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Princess Aurora

Pitchfork: Cowboy Carter 8.4 BNM

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If Lemonade taught us anything, it’s that you do not fuck with Beyoncé. Her 2016 opus was her seething response to being wronged, giving us the indelible image of a smiling woman in a yellow dress carrying a baseball bat and the enduring specter of Becky and her good hair. We already know what happens when something meddles with her peace—she puts her whole being into righting the wrongs, enacting her revenge with a twinkle in her eye, extra gumption in her voice, and ice in her veins. There’s a particular edge when one of the world’s biggest music superstars has a chip on her shoulder. This doesn’t often occur—of late, Beyoncé has been acting as a beatific Mother in every way—but when it does, boy howdy, look out.


Lemonade, as it happened, may have helped plant the seed for Cowboy Carter, which was “born out of an experience that I had years ago where I did not feel welcomed… and it was very clear that I wasn’t.” It seems she is referring to her 2016 appearance at the Country Music Association Awards, in which she performed Lemonade’s Texas country triumph “Daddy Lessons” with the Chicks, who were also once exiled by the entire country music apparatus. As they played the song and after it ended, Beyoncé was met with reactions that ranged from cool sneers to racist vitriol, both in the crowd and online.

At that moment, it was clear that even Beyoncé’s Texas bona fides wouldn’t protect her from the longstanding racism and sexism that still existed in the country mainstream, despite Black musicians creating the spark of country music and Black Americans creating the foundations of the country itself. “Because of that experience,” she wrote, “I did a deeper dive into the history of country music and studied our rich musical archive… the criticisms I faced when I first entered this genre forced me to propel past the limitations that were put on me.” The country music establishment got Beyoncé doing homework. The guns they are a-blazin’.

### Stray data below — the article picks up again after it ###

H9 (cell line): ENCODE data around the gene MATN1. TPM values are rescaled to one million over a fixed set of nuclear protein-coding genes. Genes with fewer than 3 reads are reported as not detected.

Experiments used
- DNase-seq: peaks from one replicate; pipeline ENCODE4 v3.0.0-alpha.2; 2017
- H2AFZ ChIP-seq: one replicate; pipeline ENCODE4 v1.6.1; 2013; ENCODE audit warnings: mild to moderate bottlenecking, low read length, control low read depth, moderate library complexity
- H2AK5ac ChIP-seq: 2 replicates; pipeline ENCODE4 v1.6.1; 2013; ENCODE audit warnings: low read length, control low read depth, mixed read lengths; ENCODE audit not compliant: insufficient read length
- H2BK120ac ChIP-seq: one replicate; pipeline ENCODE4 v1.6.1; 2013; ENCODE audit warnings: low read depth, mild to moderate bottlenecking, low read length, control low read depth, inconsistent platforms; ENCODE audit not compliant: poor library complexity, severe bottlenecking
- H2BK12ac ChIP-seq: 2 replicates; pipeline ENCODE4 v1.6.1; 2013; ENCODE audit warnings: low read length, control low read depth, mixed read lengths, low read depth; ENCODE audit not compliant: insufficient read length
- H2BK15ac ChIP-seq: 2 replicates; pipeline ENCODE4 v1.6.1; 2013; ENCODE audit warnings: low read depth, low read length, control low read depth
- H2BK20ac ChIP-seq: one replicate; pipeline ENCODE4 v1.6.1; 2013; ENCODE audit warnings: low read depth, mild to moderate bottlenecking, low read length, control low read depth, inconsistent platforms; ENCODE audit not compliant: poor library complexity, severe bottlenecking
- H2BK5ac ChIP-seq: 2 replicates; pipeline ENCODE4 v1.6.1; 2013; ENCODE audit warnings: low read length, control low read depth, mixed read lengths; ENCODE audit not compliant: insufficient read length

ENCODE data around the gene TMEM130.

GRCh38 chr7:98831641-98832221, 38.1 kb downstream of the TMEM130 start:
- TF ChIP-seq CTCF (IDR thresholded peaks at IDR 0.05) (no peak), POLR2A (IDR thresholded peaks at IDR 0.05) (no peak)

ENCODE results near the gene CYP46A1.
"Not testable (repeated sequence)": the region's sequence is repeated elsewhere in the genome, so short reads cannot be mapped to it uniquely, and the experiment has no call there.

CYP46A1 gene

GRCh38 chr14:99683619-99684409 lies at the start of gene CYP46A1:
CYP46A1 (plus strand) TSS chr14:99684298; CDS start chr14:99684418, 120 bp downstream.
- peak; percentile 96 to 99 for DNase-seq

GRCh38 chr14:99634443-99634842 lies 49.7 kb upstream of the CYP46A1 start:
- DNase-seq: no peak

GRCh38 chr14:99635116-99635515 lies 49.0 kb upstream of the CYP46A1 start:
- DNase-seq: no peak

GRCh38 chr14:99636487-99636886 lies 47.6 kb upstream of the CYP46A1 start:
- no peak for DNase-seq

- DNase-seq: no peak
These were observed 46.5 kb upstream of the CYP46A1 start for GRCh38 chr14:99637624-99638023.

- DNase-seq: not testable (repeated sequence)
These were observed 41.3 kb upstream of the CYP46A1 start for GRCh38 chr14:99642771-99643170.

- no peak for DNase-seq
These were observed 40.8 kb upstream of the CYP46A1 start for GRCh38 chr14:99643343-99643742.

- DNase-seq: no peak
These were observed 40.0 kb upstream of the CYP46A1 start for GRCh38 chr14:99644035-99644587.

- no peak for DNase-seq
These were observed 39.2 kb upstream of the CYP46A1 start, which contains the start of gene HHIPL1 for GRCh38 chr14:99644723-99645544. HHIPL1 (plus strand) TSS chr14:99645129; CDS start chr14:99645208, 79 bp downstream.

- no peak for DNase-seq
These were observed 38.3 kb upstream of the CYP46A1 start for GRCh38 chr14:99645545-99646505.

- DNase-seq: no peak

But, as Beyoncé has clarified, Cowboy Carter—or Act II, the follow-up to the 2022 dance album Renaissance—is not a country album. Rather, Beyoncé has ventured into Louisiana Cajun country, the rivers of Alabama, the streets of Memphis, the great Oklahoma plains, and within her memories of multiracial Texas rodeos to create yet another world in her image. It’s partly rooted in Western tropes but with a pointed look toward the America that’s often erased on the CMAs stage—and in the public school history books. The album’s press release reminds us that the etymology of the word “cowboy,” which comes from the Spanish “vaquero,” derives in part from white ranchers calling their white employees “cowhands,” and their Black employees the diminutive “cowboy.” By using country as a starting point for experimentation and recalling genre-porous artists like Ray Charles, Candi Staton, Charley Pride, and the Pointer Sisters, Cowboy Carter asserts Beyoncé’s place in this long legacy while showcasing the ever-expanding reaches of her vocal prowess.

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